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O! WHAT sights hath the eye not seen!
Spring abroad in her robe of green;
And her thousand, thousand flowers that blow
In the forest shade, by the fountain's flow ;
Ocean at rest when his wrath is o'er,
With the moon's soft rainbow shining o'er;
And the host of ministering stars that wait,
Each with its song, at Heaven's gate.

Sounds of delight on every breeze!
The music, at midnight, of waving trees;
The song of the lark in the ear of morn;
The far-off blast of the hunter's hom;
Eolian harpings on summer's eve,
Like angel-whispers to souls that grieve;
The hymns of joy that from young lips flow,
And the voice of friendship in hours of woe.
Who can tell all that hath rapt the thought
In holy times, when the heart is fraught
With a gush of sacred joy, that brings
Into the bosom all lovely things?
Glimpses of Heaven on the poet's eye,
Visions of glory that cannot die,
Hallowing each scene of beauty here
As the promise and type of a happier sphere.



But the eye hath not seen, nor the ear hath heard,
Nor the heart in its inmost depths been stirred
With the thought of those wonders, hy angels told,
In the temple on high, 10 their harps of gold.
The spirit e'en here often cowers her wings
At the mighty shadows of future things,
Or rejoices, in glimpses of hope, to descry
The dawn of immortal light from on high:
But her noblest visions are shaded here,
And her happiest dreams have a tint of fear,
And the lyre of thought's most trancing tone
Is woke by the wilderness-wind alone :
It hangs o'er the grave; but Earth's spell shall

And the soul of all-glorious sounds awake,
Touch'd into birth by Him whose love
Shall win its eternal song above.

W. S. M.



BELOVED VALE!" I said, " when I shall con
Those many records of my childish years,
Remembrance of myself and of my fears
Will press me down: to think of what is gone
Will be an awful thought, if lise have one."
But when into the vale I came, no fears
Distressed me; from mine eyes escaped no tears ;
Neep thought, or awful vision, had I none.
By doubts and thousand petty fancies crost,
I stood of simple shame the blushing thrall;
So narrow seemed the brooks, the fields so small.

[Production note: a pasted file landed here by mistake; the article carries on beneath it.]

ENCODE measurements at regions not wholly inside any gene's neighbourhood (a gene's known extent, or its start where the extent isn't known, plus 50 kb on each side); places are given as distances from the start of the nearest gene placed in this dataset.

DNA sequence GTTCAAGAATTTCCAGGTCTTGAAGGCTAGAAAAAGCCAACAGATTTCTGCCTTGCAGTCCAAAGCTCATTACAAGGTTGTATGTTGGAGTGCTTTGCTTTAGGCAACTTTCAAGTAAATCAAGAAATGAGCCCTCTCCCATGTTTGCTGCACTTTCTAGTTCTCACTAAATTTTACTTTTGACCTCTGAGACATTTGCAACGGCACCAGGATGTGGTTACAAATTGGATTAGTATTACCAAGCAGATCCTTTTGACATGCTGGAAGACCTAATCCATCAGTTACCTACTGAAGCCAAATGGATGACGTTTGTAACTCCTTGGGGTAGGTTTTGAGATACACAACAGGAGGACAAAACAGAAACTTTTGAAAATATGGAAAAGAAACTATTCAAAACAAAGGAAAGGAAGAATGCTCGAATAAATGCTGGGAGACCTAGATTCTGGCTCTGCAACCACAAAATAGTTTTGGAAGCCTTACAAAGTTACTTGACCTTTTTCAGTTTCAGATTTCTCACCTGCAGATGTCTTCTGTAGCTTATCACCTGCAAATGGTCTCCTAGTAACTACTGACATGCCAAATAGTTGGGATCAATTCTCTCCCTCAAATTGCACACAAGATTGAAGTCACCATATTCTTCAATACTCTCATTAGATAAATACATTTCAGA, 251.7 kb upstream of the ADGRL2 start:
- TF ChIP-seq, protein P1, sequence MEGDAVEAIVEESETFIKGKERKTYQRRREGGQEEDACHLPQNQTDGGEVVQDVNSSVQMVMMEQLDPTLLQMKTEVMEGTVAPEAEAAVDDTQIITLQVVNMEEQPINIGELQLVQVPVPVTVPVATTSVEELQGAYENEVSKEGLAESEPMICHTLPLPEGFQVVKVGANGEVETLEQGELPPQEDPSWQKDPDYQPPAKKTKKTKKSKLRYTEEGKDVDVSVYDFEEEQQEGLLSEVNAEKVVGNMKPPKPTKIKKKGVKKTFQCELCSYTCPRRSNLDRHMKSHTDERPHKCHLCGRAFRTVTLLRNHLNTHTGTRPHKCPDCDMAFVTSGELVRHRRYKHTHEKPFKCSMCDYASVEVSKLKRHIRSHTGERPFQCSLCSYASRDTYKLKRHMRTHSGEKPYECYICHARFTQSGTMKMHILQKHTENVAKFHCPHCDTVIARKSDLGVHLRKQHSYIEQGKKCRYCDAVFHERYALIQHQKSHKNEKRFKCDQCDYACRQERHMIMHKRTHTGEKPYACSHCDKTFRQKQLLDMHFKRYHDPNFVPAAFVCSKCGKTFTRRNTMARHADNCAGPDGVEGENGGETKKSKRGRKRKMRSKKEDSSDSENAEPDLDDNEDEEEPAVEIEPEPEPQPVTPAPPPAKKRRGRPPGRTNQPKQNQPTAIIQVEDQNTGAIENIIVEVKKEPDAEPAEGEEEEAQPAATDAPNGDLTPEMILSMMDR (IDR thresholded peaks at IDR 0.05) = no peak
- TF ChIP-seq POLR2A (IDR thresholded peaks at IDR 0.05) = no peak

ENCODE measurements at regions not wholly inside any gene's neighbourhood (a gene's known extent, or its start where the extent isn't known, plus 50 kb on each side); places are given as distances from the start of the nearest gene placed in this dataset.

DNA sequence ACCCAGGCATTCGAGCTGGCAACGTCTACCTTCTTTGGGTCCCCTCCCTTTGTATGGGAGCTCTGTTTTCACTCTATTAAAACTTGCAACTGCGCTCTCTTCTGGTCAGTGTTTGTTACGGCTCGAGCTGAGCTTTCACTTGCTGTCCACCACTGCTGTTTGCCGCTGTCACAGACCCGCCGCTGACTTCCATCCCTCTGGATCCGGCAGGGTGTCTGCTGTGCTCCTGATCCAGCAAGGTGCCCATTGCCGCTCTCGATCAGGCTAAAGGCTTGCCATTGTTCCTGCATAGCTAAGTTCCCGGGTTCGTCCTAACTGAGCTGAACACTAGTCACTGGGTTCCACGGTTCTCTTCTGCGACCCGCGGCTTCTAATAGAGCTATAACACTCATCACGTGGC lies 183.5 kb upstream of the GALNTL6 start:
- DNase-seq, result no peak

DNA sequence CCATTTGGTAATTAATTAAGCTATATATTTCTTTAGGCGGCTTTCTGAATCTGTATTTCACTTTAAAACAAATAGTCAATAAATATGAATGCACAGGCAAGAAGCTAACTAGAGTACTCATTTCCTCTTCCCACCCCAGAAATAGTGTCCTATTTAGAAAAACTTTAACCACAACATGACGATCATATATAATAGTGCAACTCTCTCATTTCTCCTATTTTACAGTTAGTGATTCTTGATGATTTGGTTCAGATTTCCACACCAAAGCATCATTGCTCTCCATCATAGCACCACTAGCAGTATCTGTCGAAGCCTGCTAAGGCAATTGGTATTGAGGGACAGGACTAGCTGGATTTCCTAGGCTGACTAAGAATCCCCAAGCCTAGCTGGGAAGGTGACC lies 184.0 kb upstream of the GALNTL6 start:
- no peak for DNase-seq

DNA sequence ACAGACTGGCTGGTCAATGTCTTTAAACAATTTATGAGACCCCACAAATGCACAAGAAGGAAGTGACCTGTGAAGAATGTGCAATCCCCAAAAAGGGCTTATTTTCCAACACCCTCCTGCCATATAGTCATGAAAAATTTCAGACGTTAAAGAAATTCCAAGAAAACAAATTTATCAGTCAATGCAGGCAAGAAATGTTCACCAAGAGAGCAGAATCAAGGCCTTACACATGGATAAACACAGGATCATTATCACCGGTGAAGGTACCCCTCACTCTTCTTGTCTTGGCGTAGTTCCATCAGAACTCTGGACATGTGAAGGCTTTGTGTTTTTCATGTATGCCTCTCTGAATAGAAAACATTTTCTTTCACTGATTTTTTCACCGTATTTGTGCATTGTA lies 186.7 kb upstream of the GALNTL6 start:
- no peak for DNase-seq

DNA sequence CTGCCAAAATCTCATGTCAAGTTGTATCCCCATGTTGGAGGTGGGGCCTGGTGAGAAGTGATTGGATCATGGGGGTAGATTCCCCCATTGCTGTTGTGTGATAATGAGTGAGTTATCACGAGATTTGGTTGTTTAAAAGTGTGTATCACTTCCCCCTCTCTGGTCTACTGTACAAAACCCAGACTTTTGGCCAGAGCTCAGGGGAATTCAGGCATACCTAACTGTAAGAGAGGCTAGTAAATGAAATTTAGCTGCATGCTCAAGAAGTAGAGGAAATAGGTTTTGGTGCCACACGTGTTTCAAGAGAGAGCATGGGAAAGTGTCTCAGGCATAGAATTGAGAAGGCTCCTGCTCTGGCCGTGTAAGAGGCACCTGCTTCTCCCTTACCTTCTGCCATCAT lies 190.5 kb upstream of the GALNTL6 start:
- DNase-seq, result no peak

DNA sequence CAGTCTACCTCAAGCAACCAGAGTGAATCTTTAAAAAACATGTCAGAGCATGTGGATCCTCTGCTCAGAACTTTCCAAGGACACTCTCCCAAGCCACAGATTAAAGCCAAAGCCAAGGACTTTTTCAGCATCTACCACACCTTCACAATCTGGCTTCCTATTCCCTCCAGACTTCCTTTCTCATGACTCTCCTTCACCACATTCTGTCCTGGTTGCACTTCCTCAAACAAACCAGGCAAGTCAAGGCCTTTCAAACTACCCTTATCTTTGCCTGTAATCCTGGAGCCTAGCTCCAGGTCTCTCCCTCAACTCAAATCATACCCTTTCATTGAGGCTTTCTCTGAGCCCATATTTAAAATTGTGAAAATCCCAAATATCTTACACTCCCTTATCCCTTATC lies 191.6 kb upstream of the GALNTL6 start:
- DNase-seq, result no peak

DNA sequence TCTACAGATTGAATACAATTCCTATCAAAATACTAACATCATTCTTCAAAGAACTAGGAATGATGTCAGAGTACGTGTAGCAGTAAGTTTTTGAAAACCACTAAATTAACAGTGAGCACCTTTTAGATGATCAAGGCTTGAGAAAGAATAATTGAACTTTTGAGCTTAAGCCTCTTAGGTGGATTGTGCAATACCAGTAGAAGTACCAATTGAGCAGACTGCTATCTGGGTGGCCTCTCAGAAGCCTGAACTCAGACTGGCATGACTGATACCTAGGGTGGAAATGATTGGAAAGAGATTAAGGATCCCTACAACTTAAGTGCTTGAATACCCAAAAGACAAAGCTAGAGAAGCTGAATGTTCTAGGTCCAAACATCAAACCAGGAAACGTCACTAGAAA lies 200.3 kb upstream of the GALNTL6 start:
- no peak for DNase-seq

A juggler's balls old Time about him tossed ;
I looked, I stared, I smiled, I laughed; and all
The weight of sadness was in wonder lost.


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Wanted, a hand to hold mine own,

As down life’s vale I glide ;
Wanted, an arm to lean upon,

For ever by my side.
Wanted, a firm and steady foot,

With step secure and free,
To keep its straight and onward pace

Over life's path with me.
Wanted, a form erect and high,

A head above mine own
So much, that I might walk beneath

Its shadow o'er me thrown.
Wanted, an eye, within whose depth

Mine own might look, and see Uprisings from a guileless heart

O'erflown with love for me.

Wanted, a whose kindest smile

Would speak for me alone ; A voice, whose richest melody

Would breathe aftection's tone.

Wanted, a true religious soul,

To pious purpose given,
With whom my own might pass along

The road that leads to heaven. ANON. 76



The past-now what shall we give the past ?

Oh! give it tears
For the sorrows that heavily shadows cast

O'er our early years :
For the friends that are friends to us no more,

For the grief behind and the gloom before;
For love that is weeping beside the grave, -

It will perish by those whom it could not save: Long may it mourn over those beneath,

Lingering a life that is worse than death; For brief is the reign of the sunny hour,

Long is the shadow and the shower: For pleasures in which we take no part,

For weariness lying like frost on the heart,
For a heath worn out-a sky o'ercast,
The past--now what shall we give the past ?

Oh, give it tears!
The past—now what shall we give the past ?

Oh, give it smiles.
For falsehood, ending in tears at last,

No more beguiles :
For the pleasures from which we turn aside,

For the friends whose fattery we now derideThey came to our side in the leaf and the flower,

They all fell off in the winter hour:

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